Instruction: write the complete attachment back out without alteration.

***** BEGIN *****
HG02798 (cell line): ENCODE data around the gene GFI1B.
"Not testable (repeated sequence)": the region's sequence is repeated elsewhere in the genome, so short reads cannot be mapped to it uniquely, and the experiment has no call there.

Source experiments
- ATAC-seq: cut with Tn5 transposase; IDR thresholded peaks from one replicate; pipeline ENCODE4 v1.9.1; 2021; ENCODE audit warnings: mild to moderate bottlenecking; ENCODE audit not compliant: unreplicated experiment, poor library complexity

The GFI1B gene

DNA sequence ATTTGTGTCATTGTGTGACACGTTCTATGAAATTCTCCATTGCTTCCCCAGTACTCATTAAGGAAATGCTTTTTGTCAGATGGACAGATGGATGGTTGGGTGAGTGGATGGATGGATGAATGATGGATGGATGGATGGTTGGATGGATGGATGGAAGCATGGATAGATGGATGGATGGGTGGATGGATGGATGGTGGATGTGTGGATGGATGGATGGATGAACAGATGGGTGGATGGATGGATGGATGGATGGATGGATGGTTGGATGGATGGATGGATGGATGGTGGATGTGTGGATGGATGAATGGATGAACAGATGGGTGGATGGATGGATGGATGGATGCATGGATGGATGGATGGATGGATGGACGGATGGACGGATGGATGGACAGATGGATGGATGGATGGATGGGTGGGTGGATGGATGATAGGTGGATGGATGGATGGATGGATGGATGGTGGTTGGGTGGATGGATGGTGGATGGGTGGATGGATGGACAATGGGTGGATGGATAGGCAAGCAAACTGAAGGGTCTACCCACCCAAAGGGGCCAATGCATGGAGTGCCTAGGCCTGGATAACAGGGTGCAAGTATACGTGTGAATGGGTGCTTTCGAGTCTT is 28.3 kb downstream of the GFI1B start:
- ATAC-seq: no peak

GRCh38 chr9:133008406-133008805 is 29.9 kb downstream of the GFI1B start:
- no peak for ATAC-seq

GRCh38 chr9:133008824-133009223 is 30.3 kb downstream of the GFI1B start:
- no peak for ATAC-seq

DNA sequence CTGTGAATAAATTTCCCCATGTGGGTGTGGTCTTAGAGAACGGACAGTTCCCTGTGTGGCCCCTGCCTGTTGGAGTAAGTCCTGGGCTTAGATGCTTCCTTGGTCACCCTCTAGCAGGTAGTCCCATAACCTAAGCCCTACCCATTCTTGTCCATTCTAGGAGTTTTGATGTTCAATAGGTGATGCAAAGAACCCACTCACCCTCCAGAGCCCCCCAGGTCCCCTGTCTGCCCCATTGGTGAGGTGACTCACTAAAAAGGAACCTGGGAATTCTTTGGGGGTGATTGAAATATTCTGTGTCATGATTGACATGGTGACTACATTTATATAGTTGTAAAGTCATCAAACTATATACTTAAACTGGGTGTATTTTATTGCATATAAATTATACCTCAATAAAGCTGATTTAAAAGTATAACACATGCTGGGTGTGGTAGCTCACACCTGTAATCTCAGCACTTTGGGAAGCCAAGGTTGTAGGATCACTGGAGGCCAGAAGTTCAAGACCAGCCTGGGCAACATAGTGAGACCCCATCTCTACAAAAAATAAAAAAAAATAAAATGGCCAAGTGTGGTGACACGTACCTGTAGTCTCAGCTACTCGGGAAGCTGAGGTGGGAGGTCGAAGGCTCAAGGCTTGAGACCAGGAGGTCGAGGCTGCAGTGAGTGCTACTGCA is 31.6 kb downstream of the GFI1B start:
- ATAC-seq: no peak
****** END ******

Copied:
HG02798 (cell line): ENCODE data around the gene GFI1B.
"Not testable (repeated sequence)": the region's sequence is repeated elsewhere in the genome, so short reads cannot be mapped to it uniquely, and the experiment has no call there.

Source experiments
- ATAC-seq: cut with Tn5 transposase; IDR thresholded peaks from one replicate; pipeline ENCODE4 v1.9.1; 2021; ENCODE audit warnings: mild to moderate bottlenecking; ENCODE audit not compliant: unreplicated experiment, poor library complexity

The GFI1B gene

DNA sequence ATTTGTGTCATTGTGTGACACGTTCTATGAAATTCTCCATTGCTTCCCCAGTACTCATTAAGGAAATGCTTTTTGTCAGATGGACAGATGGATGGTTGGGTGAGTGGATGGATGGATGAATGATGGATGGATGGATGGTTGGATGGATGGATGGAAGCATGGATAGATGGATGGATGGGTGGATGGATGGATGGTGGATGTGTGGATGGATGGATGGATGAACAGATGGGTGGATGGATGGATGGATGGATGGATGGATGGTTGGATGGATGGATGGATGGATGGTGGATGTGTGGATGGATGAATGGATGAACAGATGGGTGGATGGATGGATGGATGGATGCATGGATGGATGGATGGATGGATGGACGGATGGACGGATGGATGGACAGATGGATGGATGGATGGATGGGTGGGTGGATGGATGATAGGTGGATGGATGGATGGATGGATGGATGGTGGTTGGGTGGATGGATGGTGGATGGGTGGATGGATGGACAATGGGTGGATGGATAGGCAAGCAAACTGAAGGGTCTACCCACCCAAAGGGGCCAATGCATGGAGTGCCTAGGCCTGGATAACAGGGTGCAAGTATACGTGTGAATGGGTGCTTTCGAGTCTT is 28.3 kb downstream of the GFI1B start:
- ATAC-seq: no peak

GRCh38 chr9:133008406-133008805 is 29.9 kb downstream of the GFI1B start:
- no peak for ATAC-seq

GRCh38 chr9:133008824-133009223 is 30.3 kb downstream of the GFI1B start:
- no peak for ATAC-seq

DNA sequence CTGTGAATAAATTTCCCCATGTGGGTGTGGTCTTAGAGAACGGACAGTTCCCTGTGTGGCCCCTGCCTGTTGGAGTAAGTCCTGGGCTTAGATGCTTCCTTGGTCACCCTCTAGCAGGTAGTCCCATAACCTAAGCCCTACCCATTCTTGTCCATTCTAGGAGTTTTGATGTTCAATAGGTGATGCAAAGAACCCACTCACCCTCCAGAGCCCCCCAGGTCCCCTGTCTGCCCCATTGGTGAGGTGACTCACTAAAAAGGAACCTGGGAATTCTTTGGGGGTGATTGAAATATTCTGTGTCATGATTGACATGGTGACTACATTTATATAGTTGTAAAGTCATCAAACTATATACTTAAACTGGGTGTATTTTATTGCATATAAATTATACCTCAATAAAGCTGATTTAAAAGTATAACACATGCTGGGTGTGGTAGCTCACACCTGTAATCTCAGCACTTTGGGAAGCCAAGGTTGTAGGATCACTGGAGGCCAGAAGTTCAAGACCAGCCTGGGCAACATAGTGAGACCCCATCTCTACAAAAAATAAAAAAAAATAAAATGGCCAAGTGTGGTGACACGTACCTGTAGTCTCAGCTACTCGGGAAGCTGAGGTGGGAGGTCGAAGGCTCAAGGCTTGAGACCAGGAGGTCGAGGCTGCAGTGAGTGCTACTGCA is 31.6 kb downstream of the GFI1B start:
- ATAC-seq: no peak